- Guaidós ambassador to Washington, Carlos Vecchio, said at the event that there's no possibility of a political settlement unless Maduro steps down and elections follow.
- I asked Abrams whether the U.S. now sees negotiations as the most likely endgame, rather than an uprising within the Venezuelan military. "People power in the streets, military coups, negotiated settlements, they interact," he said. "It's a combination of all these pressures."
Zoom out: Abrams said that of the outside actors in Venezuela, Cuba is the most vital to Maduro's survival because of the security and intelligence it provides.
- He said Russia contributes the "psychological-political" boost of knowing "there's a big country backing you," though he claimed they're "hedging their bets."
- "What China and Russia are doing is very interesting," he continued. "On the one hand, they're providing political support for the regime. On the other hand, they're wringing it dry."
- "Venezuela's exporting roughly 750,000 barrels a day of oil. 500,000 goes to Russia and China... to pay back previous loans."
4. World news roundup
1. Prime Minister Boris Johnson brought the Theresa May era to a screeching halt on Wednesday, dispatching 17 Cabinet ministers and installing a team of loyalists and enthusiastic Brexit backers.
- My thought bubble: The early (admittedly very early) signals are that Johnson may be setting a course for a general election later this fall.
- He's already setting out red lines Brussels is unlikely to meet, and Parliament is poised to block his Plan B — a "no deal" Brexit.
- Johnson could then call an election, framing himself as the man protecting British democracy from bureaucrats in Brussels and pessimists in Westminster.
2. “The death of Tunisian President Beji Caid Essebsi on Thursday will complicate the country's upcoming elections and may spell the end of his increasingly fractious political party,” Sarah Yerkes of the Carnegie Endowment writes for Axios Expert Voices.
- “The 92-year-old leader was Tunisia's first democratically elected president.”
3. “Turkish Defence Minister Hulusi Akar met military officials on Thursday to discuss a possible offensive east of the Euphrates River in Syria as Ankara ramped up warnings of a cross-border operation,” Reuters reports.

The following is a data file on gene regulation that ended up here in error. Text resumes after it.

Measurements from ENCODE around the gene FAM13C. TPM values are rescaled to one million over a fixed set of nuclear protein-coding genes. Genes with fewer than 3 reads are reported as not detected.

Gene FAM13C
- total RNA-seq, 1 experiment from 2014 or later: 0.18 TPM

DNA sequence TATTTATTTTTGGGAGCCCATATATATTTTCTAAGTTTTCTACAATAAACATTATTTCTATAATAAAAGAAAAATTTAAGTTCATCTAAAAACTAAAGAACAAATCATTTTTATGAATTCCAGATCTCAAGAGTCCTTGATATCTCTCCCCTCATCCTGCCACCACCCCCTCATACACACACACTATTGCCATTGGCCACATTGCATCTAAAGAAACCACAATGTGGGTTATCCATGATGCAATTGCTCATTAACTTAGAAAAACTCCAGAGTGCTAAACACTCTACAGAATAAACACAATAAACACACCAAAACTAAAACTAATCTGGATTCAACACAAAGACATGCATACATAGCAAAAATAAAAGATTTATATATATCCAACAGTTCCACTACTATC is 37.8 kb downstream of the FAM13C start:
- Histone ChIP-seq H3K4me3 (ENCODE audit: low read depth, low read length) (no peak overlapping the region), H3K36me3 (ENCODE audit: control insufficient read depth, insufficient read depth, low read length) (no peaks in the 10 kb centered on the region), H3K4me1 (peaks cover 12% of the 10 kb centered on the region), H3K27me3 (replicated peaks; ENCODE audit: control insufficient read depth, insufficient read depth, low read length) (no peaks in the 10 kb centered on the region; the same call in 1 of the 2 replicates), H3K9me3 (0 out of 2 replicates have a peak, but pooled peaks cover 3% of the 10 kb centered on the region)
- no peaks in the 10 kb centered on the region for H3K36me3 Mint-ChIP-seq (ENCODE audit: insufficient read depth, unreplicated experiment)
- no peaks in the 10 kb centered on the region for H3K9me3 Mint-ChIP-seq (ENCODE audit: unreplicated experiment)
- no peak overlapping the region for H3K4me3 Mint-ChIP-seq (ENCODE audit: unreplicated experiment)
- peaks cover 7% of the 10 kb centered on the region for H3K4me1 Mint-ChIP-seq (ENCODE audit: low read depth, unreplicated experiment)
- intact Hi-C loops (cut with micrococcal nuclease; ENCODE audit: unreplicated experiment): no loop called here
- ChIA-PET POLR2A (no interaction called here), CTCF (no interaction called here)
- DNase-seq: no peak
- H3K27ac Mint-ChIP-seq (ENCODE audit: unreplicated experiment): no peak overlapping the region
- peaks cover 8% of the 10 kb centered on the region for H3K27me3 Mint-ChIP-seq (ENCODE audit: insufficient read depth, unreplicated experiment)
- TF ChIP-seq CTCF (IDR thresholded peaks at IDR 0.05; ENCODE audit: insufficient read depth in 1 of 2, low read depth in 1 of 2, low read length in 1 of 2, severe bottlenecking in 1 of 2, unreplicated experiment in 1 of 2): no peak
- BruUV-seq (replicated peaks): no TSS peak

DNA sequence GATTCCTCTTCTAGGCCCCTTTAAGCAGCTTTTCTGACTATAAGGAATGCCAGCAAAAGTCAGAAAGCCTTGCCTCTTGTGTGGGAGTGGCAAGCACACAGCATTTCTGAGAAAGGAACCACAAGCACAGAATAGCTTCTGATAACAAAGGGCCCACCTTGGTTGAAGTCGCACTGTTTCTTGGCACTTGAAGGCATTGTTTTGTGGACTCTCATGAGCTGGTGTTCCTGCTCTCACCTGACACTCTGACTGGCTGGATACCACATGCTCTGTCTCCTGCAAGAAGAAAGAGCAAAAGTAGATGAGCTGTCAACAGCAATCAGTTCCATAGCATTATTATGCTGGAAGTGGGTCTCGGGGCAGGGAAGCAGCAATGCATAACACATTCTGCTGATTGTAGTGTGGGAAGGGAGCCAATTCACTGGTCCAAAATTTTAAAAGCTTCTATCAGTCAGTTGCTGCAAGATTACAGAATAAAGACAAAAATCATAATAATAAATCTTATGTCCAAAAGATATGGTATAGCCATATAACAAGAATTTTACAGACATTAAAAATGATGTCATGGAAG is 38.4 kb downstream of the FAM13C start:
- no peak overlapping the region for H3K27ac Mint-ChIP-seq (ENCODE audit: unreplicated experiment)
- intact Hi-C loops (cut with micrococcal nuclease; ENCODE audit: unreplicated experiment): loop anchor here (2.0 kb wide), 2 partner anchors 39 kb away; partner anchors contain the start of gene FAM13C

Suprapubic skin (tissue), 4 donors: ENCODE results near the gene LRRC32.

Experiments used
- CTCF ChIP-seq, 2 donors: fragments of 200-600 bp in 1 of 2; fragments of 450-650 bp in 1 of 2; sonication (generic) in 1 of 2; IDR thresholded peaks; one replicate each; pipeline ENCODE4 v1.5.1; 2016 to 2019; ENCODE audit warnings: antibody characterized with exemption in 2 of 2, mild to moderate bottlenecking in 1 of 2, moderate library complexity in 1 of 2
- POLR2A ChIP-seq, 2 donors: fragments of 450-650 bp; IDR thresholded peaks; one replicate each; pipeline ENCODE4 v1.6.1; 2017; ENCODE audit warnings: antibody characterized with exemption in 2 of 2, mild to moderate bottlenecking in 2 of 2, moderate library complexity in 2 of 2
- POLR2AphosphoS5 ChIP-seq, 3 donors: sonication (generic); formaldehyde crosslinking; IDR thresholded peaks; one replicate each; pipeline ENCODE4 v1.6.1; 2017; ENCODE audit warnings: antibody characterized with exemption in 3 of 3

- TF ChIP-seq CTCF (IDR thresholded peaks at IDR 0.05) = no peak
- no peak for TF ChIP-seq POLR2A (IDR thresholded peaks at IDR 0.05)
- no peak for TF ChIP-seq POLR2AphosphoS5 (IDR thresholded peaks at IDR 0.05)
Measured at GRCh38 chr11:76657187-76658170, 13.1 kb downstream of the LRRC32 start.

- “The meeting came a day after Turkey said it would launch an offensive unless agreement on a planned safe zone in Syria could be reached with the United States, saying it had run ‘out of patience’ with Washington.”
4. Spanish Prime Minister Pedro Sánchez failed for the second time to secure the parliamentary majority needed to form a government.
- “He now has two more months to find a solution or face a general election,” per the BBC.
5. “North Korea fired a new type of short-range ballistic missile in two launches into the sea Thursday,” AP reports, citing South Korean officials.
- “They were North Korea’s first weapons launches in more than two months and appeared to be a pressuring tactic as Pyongyang and Washington struggle to restart nuclear negotiations.”
- Go deeper: North Korea’s pattern of talks and provocations.
5. Europe: Heat and danger
A heat wave is roasting western Europe, where temperatures records are falling in quick succession, Axios' Ursula Perano notes.
Temperatures recorded today...
- Paris area: 109 degrees Fahrenheit
- Germany: 109
- Netherlands: 105
- Belgium: 105
- London: 98
Why it matters: When heat waves hit Europe, they can kill. A 2003 heat wave killed 15,000 people in France.
- "Until now, fewer than 5% of all European households have air conditioning, compared with 90% in the United States," the WashPost notes.
- The good news: Europe is expected to cool down starting tomorrow.
6. Data du jour: Our world in 2050
Between now and 2050...
- The global population will rise from 7.7 billion to 9.7 billion. India will be home to 1.6 billion by then, and pass China's population within a decade.
- Half the growth will come from 9 countries: India, Nigeria, Pakistan, DR Congo, Ethiopia, Tanzania, Indonesia, Egypt and the U.S.
- 55 countries will see their populations decrease. China will level off in the next decade or so and then gradually fall.
- The population of sub-Saharan Africa will double, while the population of Eastern Europe will fall by around 11%.
... according to the UN's latest World Population Prospects update.
7. Stories we're watching
- China slams U.S., says it could reunify Taiwan with force
- Saudi arms sales move forward after Trump veto
- Expert Voices: Idlib airstrikes test U.S. resolve in Syria
- Mystery of Cuban "health attacks" grows
- Esper becomes first Senate-confirmed defense sec. in 204 days
- Germany at risk of recession
- Get ready for Tokyo 2020
“We’ve got your ship, is it called Stella? And you’ve got our ship, which is called something else. Well, the best thing would be to say, ‘Look, we let your ship go, you let our ship go.’ Easy peasy.”— Boris Johnson's father, to Iranian TV.
Thank for stopping by — have a wonderful weekend.